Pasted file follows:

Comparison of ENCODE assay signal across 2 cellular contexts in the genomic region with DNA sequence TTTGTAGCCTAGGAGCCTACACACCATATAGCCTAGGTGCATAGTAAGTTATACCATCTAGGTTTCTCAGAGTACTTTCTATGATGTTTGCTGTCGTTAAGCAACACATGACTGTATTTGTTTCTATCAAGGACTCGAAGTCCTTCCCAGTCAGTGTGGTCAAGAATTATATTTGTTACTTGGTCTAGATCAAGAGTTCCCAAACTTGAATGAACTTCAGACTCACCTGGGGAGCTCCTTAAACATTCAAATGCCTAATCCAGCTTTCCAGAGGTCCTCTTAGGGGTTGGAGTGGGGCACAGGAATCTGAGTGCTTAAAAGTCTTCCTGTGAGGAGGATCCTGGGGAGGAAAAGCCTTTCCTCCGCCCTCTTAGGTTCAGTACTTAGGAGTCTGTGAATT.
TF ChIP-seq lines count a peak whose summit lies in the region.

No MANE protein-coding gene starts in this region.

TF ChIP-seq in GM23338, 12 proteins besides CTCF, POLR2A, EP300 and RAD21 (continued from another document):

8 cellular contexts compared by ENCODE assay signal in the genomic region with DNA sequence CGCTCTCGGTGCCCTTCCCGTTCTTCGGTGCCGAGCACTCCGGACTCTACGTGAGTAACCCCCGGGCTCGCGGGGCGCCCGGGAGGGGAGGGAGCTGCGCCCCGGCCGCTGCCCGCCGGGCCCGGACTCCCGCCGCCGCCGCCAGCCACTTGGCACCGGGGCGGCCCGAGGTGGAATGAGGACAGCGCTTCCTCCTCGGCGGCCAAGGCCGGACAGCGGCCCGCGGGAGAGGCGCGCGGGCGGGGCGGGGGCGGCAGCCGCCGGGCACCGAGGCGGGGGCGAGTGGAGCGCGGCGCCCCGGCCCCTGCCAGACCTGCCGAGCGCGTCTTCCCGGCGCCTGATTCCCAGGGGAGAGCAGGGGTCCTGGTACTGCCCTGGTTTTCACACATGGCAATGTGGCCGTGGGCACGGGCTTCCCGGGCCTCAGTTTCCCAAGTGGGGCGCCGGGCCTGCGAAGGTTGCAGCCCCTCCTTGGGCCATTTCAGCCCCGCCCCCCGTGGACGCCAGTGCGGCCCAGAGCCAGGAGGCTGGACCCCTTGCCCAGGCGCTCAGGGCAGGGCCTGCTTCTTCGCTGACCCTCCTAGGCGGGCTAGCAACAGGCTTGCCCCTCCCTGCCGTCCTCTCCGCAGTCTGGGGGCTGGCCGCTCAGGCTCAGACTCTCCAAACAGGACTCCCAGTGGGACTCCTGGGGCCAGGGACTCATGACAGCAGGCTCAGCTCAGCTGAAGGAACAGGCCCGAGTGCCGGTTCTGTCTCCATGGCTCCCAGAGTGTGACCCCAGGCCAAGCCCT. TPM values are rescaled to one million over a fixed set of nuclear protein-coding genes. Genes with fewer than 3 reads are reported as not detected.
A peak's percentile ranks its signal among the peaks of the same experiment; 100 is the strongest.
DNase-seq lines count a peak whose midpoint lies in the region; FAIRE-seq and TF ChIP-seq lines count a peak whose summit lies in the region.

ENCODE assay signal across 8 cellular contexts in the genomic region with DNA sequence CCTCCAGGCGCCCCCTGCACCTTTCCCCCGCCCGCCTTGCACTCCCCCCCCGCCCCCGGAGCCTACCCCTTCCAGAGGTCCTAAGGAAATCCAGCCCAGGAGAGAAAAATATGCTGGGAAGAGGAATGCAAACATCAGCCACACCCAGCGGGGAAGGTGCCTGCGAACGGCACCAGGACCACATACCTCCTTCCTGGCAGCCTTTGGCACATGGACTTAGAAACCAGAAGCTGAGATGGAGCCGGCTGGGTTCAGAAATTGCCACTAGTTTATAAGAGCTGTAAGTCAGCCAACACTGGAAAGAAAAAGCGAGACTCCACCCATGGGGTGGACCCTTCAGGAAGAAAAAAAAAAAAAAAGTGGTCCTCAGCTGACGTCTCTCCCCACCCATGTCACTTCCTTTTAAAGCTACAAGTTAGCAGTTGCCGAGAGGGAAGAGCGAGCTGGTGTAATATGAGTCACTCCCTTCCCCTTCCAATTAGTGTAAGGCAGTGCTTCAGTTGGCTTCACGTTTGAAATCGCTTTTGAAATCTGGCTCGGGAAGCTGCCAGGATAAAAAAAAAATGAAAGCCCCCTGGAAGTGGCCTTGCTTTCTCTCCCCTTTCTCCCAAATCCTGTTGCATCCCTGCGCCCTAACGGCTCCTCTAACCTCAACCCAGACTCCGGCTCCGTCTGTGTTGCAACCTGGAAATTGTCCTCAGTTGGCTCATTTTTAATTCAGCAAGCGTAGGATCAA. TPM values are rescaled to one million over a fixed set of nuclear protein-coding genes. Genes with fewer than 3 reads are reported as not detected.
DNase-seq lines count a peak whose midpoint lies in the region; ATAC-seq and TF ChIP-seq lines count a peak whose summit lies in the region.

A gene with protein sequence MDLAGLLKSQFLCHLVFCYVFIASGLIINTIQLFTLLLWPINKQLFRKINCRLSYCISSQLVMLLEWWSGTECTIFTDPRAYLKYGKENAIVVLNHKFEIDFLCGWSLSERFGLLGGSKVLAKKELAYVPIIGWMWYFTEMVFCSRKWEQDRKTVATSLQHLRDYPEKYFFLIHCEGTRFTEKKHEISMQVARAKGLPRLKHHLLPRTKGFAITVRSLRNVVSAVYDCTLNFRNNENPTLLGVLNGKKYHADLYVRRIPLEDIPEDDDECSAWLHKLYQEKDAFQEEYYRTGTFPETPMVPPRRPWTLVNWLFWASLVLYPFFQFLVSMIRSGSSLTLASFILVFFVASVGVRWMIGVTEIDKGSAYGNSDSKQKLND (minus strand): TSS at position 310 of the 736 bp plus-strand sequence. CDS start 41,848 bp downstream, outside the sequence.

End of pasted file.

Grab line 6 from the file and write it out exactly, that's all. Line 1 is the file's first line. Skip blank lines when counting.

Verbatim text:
A peak's percentile ranks its signal among the peaks of the same experiment; 100 is the strongest.